It's Greta's World... The Director Talks Boiler Suits, New Babies, And Barbie-Mania
In a suite in Manhattan’s Chelsea Hotel, Greta Gerwig’s phone rings. ‘Sail away, sail away, sail away,’ it warbles, over familiar strings. ‘Oh no. Sorry,’ says Gerwig, springing up from her chair, as the song keeps on blaring until the she can find it. ‘My ringtone is Enya,’ she says, having eventually silenced the ring tone. ‘Because phones ringing are anxious. And Enya is wonderful.’ That Gerwig would try to self-soothe with late-80s Irish synth pop during the most high-pressure moment of her career is understandable. Because it’s safe to say that she has a lot on when we meet, having only recently finished the Barbie movie she has directed and co-written. The pre-release buzz for the film has been extraordinary; every scrap of gossip, every leaked paparazzi photo of its stars Margot Robbie and Ryan Gosling, as Barbie and Ken, rollerblading in neon kneepads has been a viral moment. On TikTok, the BarbieTheMovie hashtag has a cool 991.5m views. Gerwig’s involvement has intrigued pop culture geeks from the start: her fans would not have had a Barbie blockbuster on their bingo card. She is known for naturalistic, indie-skewing movies, starring in Greenberg (2010) with Ben Stiller and acting in and co-writing Frances Ha (2012), both of which capitalised on her whimsical, relatable, charisma. She later directed Lady Bird (2017), which was partly inspired by her childhood in Sacramento, California, and a 2019 adaptation of Little Women, both of which were Oscar nominated. Growing up, she says, ‘My mom wasn’t crazy about Barbie. It wasn’t something that felt, necessarily, approved, which made it more intriguing.’ Her family didn’t have a TV, she wasn’t allowed to wear logos: this was not a world of Barbie Dream House-style all-American consumerism. ‘Part of the reason I think I was so intrigued [by this project],’ she says, ‘is because, not even intellectually, but from deep inside, I understand the counter-arguments. That feels rich.’ She hopes the film subverts sexist stereotypes. Barbie, she says, is, ‘literally plastic. She’s unchanging. If you threw her out, she just wouldn't disintegrate. If I could give that persona some humanity, some falling-apart-ness, that – in and of itself – would be be meaningful.’ Also, ‘In this sort of double mirror of the movie, Margot Robbie is also a person we expect to be perfect. What does that mean that we also do that? Is she allowed to fall apart and be vulnerable?’ It was Robbie, the film's producer, who initially brought Gerwig on board as a writer. Gerwig said she would do it if her partner, Noah Baumbach, came too; she fell in love with the finished script and put herself forward to direct it. ‘Even though it's about Barbie, it felt incredibly personal. Just as personal as anything else I've made,’ she says. Plot details are closely guarded, but we do know there are multiple refreshingly diverse Barbies living in a perfect world that Robbie’s Barbie comes to suspect may not be real, when her permanently arched feet fall flat and she worries about dying. (Close ups of Robbie-as-Barbie’s perpetual tip toes went viral earlier this year; those feet, ‘are like a bat signal,’ says Gerwig). ‘It starts off in a place where there is no aging, no death, no shame, no separation. That’s an oldie but a goodie. Because I went to Catholic school, that story of Eve and Adam suddenly realising they are naked really stuck with me,’ she says. She talks about John Milton's Paradise Lost, and the idea that there is no poetry without pain, one of many perhaps unexpected references — including Vincent Minelli’s An American in Paris, Jacques Tati's Mon Uncle and Powell and Pressburger’s Stairway to Heaven — she has brought to the project.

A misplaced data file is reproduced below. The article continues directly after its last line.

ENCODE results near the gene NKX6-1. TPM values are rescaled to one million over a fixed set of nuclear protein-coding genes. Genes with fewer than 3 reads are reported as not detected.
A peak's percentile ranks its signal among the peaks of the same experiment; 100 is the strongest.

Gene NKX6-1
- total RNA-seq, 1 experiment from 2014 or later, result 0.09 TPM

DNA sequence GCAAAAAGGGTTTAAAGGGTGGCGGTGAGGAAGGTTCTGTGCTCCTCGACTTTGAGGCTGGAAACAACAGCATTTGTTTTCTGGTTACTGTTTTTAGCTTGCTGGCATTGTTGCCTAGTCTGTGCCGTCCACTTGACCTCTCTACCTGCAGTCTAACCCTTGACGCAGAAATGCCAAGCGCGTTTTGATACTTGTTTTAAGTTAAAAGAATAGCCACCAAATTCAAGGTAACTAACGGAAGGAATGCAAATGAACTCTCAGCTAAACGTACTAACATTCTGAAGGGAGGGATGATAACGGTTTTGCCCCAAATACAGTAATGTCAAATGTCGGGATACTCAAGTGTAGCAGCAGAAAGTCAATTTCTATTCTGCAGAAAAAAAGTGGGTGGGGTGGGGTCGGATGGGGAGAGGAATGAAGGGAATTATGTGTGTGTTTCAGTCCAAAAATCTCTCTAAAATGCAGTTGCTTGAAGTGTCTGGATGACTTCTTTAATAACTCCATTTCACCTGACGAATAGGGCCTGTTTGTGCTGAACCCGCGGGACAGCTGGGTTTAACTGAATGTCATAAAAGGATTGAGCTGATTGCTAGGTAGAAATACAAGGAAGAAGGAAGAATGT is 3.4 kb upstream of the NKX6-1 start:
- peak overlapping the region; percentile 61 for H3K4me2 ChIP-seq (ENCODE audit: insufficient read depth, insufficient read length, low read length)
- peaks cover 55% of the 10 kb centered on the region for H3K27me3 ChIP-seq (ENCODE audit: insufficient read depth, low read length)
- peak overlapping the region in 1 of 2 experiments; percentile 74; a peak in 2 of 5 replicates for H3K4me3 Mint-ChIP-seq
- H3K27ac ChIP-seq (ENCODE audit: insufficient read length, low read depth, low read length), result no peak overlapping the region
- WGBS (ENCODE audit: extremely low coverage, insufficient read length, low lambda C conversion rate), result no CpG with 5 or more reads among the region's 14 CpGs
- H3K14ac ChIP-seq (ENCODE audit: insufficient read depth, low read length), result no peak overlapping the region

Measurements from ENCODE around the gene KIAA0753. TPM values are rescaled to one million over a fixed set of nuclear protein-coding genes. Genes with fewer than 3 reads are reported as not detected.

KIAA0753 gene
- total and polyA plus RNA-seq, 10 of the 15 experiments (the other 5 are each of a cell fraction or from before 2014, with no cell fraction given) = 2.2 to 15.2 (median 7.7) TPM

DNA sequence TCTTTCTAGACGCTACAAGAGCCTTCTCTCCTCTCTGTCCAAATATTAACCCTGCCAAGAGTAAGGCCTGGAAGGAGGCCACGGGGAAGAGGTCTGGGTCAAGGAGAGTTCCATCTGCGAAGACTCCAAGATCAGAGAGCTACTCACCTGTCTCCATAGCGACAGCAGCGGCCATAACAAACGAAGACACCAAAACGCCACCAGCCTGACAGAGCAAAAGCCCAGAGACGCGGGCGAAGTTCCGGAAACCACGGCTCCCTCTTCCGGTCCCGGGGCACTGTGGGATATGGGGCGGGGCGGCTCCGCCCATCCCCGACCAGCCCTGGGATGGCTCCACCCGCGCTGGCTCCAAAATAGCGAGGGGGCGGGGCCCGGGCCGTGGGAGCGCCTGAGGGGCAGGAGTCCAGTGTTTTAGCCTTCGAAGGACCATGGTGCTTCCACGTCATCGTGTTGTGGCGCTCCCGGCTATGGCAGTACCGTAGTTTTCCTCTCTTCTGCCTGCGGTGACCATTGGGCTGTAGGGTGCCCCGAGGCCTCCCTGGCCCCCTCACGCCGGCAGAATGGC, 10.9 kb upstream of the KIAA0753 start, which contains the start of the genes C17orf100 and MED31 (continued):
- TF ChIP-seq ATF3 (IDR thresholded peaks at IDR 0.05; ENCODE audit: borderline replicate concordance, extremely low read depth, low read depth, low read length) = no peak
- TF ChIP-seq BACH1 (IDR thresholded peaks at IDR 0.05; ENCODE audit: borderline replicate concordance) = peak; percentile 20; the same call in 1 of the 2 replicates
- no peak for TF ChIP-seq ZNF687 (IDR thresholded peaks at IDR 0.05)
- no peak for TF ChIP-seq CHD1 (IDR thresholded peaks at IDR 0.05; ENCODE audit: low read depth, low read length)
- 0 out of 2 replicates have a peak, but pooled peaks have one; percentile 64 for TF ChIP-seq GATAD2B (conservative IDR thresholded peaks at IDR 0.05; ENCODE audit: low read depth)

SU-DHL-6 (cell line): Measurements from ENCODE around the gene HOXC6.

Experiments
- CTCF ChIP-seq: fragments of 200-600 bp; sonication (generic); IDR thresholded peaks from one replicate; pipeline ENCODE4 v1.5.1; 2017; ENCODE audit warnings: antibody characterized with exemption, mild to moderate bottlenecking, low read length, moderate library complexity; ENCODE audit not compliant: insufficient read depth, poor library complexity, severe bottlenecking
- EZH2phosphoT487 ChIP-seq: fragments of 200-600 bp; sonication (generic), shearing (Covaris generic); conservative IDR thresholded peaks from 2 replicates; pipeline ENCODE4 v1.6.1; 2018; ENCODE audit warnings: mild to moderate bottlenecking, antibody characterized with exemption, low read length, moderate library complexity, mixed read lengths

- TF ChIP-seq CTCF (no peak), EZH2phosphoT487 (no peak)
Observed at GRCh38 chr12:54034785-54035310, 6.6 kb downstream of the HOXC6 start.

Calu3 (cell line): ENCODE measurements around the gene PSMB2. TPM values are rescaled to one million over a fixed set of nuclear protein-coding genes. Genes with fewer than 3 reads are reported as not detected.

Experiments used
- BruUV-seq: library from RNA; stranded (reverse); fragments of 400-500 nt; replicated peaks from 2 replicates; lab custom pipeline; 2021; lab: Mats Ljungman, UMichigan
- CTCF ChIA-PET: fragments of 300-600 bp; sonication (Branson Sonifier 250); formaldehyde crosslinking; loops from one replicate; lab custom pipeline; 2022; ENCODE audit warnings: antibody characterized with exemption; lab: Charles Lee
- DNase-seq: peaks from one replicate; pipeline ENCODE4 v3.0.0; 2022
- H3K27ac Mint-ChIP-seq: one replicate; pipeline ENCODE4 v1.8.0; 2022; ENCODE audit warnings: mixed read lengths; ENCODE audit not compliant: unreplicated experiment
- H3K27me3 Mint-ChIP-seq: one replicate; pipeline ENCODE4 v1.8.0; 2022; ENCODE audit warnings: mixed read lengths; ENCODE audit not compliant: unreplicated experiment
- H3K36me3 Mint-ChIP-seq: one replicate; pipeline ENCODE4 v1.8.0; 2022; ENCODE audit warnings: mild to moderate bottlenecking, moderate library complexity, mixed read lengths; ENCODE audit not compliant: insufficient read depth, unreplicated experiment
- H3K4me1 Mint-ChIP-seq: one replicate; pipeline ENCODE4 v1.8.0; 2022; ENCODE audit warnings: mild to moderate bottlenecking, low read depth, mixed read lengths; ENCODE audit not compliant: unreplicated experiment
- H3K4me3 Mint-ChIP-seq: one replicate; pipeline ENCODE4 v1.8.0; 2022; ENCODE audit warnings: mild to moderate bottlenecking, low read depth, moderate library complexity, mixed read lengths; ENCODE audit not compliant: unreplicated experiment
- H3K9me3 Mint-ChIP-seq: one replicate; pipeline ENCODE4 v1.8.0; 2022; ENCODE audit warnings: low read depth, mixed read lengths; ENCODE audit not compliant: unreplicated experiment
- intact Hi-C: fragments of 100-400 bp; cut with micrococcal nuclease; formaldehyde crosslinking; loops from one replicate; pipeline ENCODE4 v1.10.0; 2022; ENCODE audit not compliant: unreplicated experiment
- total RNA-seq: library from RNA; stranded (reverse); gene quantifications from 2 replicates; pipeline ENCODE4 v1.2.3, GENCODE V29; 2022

Via: Elle UK